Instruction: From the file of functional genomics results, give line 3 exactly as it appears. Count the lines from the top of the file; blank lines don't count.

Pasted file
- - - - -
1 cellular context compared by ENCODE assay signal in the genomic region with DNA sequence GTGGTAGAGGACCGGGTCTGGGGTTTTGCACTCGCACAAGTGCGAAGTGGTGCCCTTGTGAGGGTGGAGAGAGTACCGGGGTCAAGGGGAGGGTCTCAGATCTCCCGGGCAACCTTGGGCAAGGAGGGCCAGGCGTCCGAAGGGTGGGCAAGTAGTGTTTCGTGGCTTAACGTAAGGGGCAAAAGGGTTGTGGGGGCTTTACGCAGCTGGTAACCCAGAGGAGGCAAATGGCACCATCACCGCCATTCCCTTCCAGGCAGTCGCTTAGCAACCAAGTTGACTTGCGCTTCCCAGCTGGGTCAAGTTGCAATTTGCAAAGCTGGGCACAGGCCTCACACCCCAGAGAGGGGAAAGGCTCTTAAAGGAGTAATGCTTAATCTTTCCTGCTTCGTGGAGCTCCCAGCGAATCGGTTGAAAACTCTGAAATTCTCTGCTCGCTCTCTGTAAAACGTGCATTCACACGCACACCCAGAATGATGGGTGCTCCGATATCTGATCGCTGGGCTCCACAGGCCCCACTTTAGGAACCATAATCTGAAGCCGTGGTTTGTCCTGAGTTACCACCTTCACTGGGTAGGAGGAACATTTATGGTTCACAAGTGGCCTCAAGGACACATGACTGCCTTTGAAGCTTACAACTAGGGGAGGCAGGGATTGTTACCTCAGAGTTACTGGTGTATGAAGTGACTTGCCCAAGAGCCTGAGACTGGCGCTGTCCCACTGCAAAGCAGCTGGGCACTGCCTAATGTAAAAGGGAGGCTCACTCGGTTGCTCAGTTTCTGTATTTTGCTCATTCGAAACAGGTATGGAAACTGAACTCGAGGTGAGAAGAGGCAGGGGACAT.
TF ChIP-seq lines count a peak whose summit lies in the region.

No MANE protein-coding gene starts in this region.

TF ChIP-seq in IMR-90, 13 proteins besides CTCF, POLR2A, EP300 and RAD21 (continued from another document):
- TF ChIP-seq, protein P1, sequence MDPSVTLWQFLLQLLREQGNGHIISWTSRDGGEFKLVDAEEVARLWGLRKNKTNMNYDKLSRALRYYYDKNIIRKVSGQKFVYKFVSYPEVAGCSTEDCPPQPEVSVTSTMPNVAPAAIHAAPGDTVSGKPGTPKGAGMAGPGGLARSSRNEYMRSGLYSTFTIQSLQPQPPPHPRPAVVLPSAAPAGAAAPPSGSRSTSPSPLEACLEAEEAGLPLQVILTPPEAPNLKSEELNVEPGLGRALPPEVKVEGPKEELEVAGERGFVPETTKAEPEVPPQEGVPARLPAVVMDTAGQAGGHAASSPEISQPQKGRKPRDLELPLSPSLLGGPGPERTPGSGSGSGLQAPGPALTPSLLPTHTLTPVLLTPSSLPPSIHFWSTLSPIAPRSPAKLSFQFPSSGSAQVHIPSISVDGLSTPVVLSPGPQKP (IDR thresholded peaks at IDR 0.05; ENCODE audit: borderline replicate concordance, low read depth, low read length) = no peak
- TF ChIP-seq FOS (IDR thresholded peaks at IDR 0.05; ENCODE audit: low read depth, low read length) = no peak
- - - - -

No MANE protein-coding gene starts in this region.